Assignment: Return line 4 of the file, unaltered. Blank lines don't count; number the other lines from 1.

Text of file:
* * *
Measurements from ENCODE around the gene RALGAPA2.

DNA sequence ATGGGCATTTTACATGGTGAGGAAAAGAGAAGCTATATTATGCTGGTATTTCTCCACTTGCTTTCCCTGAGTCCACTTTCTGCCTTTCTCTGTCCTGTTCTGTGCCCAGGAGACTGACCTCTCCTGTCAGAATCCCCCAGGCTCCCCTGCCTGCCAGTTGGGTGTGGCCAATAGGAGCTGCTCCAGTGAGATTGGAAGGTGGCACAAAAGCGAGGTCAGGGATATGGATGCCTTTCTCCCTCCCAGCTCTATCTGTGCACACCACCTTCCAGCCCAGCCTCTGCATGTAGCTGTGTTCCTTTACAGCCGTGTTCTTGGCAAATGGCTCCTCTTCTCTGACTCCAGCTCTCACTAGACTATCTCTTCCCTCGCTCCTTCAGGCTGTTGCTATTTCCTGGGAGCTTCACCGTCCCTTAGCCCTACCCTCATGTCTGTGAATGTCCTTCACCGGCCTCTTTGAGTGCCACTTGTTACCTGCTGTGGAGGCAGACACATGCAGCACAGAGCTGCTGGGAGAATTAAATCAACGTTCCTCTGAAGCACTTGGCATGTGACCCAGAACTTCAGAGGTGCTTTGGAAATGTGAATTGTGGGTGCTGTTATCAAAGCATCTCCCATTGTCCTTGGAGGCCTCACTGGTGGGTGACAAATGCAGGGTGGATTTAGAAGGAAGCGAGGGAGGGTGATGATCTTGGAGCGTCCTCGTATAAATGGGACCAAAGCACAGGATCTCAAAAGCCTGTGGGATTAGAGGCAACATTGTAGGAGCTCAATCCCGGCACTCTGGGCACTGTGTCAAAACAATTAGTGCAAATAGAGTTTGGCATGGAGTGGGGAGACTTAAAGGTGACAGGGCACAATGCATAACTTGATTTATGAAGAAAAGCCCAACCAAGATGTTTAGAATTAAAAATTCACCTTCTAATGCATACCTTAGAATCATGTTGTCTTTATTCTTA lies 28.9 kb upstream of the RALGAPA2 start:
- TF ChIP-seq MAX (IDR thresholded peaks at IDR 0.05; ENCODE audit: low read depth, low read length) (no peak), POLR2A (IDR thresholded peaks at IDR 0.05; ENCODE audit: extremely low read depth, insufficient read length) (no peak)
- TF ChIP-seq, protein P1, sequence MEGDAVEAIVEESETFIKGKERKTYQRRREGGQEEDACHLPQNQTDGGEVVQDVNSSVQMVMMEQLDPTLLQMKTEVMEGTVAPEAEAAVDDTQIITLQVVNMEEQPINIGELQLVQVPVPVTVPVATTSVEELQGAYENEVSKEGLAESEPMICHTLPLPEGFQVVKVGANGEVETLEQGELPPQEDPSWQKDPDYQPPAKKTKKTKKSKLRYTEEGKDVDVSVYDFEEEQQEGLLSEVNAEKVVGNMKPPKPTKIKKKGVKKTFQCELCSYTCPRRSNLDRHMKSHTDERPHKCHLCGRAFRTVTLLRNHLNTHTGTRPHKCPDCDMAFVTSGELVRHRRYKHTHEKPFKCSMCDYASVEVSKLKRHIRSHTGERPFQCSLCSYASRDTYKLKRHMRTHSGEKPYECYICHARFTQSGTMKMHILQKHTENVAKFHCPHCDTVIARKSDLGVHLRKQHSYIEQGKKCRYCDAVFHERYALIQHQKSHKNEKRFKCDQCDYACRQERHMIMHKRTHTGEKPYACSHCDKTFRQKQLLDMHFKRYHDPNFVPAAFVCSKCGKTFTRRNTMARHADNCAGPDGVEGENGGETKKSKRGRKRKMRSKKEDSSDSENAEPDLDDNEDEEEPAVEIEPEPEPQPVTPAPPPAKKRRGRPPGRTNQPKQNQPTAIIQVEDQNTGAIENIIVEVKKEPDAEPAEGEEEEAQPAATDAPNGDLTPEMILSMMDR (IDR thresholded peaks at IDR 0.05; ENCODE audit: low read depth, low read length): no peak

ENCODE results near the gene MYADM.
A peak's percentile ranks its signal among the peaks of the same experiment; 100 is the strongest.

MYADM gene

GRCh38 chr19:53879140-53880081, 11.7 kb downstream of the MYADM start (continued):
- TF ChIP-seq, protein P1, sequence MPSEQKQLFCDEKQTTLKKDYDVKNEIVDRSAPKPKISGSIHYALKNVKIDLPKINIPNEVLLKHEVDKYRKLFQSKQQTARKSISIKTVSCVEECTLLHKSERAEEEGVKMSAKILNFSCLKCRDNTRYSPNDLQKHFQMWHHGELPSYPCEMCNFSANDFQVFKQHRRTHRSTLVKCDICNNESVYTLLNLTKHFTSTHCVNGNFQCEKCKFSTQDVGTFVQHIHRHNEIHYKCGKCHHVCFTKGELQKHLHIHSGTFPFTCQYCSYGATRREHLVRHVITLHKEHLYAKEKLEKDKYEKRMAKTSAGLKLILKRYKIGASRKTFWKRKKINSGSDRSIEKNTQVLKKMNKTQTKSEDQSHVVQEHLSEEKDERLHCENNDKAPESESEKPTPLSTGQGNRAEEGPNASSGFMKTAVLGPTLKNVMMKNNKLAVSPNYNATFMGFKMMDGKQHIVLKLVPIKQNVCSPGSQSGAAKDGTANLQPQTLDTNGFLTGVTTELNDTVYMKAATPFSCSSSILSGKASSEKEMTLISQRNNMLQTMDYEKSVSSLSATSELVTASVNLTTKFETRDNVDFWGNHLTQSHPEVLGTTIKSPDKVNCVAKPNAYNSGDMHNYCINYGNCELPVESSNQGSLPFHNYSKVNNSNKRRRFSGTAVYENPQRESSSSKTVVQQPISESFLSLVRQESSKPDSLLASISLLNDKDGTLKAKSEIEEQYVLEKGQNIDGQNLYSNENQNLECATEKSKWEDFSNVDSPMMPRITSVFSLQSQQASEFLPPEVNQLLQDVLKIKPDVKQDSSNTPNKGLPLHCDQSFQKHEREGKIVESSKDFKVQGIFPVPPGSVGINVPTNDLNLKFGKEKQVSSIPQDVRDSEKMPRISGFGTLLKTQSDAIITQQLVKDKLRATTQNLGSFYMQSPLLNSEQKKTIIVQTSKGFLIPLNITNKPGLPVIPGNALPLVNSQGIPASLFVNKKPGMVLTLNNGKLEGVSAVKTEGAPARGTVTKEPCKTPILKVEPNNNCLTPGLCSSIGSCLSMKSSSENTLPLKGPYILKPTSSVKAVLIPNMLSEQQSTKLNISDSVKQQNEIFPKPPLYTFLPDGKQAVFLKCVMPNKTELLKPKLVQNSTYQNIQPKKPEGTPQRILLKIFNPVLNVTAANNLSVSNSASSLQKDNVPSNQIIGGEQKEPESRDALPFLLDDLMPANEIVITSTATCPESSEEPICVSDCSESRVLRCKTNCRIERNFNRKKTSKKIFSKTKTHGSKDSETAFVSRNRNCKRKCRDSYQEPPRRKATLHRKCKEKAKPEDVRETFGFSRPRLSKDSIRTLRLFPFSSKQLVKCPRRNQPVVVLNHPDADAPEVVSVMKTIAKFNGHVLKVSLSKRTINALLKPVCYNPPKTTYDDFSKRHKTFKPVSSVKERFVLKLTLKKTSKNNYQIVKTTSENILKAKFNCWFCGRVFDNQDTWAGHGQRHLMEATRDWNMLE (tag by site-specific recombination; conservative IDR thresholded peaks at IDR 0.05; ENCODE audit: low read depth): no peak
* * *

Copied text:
- TF ChIP-seq, protein P1, sequence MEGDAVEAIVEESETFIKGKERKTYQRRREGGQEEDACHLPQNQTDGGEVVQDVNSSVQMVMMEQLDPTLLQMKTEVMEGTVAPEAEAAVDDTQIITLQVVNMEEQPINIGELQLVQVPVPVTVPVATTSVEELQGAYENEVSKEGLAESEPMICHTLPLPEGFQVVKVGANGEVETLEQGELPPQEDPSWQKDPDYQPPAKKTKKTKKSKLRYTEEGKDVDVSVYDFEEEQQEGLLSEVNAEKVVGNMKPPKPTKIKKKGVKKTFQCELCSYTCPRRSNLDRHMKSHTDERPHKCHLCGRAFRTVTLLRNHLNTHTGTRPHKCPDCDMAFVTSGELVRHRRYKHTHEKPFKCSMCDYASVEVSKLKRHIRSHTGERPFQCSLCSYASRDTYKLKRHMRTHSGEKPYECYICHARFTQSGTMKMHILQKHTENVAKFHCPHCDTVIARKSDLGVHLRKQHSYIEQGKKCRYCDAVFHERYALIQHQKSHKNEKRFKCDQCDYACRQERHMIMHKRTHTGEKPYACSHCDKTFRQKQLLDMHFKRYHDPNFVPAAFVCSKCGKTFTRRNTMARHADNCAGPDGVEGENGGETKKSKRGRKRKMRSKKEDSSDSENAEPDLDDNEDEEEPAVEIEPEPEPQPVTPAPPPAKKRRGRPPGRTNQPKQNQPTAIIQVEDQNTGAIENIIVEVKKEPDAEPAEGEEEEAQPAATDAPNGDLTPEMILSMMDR (IDR thresholded peaks at IDR 0.05; ENCODE audit: low read depth, low read length): no peak